Bad studies are those in which the standards of scientific protocol were not met. For example, a study may not use appropriate controls — or any controls for that matter. The study may have been done using a method that doesn’t make sense for the kind of question being asked, or inappropriate statistical tests could have been employed. Bad and misleading studies are published all the time. Bad studies can even be published in good journals. So what to do?
Dr. Offit talks about how to evaluate scientific studies using the two pillars of science — peer review and reproducibility.
Paul Offit, MD: Hi, my name is Paul Offit. I am talking to you today from the Vaccine Education Center, here at Children’s Hospital of Philadelphia. I think one thing parents and doctors and the media, frankly, struggles with is what to do with studies that aren’t very good. So for example, there are in this world about 6,500 medical and scientific journals; those journals publish about 4,000 papers every day. So, those papers not surprisingly follow a bell-shaped curve, some are excellent, some are awful, most are more or less mediocre. But the point being that there is a lot of bad and misleading science published all the time. So, what to do? How can we sort all this out?
I think that scientific studies basically stand on two pillars. One is peer review, meaning that when you submit a paper, your paper is reviewed by people that are experts in your field who will recommend its publication or not. And the second — I think the stronger pillar on which it stands — is reproducibility, which is to say that if you’re right, that you’re ultimately be shown to be right when other investigators in other parts of this world or other parts of this country reproduce what you’ve found.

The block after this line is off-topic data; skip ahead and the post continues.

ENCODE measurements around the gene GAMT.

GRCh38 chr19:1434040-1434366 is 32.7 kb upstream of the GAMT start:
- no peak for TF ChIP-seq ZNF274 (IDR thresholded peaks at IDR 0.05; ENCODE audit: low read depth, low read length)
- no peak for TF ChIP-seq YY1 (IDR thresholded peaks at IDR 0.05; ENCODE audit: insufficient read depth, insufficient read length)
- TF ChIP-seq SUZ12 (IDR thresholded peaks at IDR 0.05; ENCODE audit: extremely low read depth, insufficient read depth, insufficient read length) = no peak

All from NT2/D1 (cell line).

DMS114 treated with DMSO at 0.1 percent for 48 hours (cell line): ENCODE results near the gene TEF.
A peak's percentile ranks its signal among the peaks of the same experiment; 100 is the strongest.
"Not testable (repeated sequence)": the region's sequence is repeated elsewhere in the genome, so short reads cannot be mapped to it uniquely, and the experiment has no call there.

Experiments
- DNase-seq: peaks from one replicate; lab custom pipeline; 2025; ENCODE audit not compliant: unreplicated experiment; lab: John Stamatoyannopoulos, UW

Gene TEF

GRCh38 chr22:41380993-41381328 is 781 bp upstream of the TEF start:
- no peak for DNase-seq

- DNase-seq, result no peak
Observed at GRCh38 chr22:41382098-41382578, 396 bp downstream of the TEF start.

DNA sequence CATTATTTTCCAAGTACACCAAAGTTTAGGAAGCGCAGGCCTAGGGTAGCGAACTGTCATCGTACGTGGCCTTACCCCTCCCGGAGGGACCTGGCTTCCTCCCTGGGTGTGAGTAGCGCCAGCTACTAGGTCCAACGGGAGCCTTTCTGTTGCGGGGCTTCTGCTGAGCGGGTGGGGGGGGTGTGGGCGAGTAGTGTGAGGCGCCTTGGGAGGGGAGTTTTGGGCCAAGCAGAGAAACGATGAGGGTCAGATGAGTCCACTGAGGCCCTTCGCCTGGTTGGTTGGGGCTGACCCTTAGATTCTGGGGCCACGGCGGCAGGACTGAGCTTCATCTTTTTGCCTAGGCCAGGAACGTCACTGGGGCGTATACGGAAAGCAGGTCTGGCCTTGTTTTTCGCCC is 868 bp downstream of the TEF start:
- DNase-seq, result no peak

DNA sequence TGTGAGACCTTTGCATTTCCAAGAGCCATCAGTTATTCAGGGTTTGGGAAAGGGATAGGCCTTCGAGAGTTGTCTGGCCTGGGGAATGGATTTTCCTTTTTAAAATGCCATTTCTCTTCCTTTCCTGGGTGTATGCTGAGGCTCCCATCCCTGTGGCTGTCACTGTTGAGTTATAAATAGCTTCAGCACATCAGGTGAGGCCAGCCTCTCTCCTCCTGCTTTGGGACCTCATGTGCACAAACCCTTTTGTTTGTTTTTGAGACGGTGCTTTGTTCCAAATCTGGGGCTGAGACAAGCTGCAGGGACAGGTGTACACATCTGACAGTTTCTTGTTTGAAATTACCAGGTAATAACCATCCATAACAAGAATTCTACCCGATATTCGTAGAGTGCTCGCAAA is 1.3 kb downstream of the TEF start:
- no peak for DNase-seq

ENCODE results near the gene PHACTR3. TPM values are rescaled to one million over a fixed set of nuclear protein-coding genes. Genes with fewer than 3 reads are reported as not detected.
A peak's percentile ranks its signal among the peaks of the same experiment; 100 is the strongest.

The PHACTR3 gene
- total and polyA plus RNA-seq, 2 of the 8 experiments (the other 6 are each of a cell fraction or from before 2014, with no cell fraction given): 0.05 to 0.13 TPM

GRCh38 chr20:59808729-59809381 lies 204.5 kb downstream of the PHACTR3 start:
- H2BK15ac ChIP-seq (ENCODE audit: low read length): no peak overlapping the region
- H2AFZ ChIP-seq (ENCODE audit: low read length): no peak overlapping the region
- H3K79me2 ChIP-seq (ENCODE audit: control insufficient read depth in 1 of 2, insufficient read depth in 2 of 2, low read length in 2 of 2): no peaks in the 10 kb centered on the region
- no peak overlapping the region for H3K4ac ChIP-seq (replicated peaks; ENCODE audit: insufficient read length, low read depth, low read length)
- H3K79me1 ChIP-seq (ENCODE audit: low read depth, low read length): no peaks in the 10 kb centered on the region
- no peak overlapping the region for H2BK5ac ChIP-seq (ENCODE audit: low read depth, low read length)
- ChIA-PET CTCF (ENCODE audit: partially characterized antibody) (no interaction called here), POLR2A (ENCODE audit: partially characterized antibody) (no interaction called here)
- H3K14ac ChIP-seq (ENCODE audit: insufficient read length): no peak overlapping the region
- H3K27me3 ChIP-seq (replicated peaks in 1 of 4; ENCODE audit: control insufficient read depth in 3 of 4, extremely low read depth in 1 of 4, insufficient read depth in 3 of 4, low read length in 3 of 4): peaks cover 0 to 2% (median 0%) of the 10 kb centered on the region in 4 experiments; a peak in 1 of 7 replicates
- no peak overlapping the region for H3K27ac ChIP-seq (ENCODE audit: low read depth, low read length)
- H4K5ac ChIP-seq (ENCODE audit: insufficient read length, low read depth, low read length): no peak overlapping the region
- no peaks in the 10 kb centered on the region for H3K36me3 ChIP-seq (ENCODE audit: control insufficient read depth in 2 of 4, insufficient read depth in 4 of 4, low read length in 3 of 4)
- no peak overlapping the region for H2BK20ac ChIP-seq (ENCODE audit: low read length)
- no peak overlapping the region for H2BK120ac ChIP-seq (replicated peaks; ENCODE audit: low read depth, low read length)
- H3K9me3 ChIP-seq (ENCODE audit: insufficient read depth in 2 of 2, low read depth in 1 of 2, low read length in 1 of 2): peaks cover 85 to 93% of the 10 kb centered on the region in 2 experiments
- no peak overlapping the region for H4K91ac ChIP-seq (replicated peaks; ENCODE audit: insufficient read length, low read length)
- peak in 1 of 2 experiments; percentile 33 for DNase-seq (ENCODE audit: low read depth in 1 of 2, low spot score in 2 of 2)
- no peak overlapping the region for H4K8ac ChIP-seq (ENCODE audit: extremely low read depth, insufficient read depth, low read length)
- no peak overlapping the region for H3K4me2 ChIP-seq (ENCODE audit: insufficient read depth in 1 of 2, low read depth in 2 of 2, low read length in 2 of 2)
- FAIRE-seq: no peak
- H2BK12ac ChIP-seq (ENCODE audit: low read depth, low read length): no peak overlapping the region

And it’s not even just that bad studies get published in bad journals, or so-called predatory journal; bad studies can be published in good journal. So for example, in the early 1980s there was a paper published in The New England Journal of Medicine, arguably the best clinical medical journal in the United States. They claimed that excess coffee drinking increase your risk of pancreatic cancer. The first author in that study was Brian MacMahon. He was at the Harvard School of Public Health; he was an epidemiologist and a good one. But that study was wrong. Excess coffee drinking didn’t cause an increased risk of pancreatic cancer, and we came to know that as more and more people tried to find what Brian MacMahon had found but couldn’t.
Another example would be a paper that was published in The Lancet in the late 1990s. This was published by a British intestinal surgeon named Andrew Wakefield, claiming that the combination measles, mumps, rubella vaccine caused autism. Now, The Lancet is an excellent journal; it’s the oldest, frankly, of the general medical journals. And again, this was a thin study at best, really nothing was studied; it was just a case series of eight children who had autism within a month of receiving the vaccine, proving, frankly, only that the MMR vaccine doesn’t prevent autism. And now 17 different studies have been published in seven different countries, on several different continents, involving hundreds of thousands of children, showing that that hypothesis was wrong.
So, I do think that my advice would be that when you see a study that makes a surprising or outlandish claim, wait — wait to see whether or not it’s reproduced by others, because that’s really the strongest pillar on which good science stands.
Related Centers and Programs: Vaccine Education Center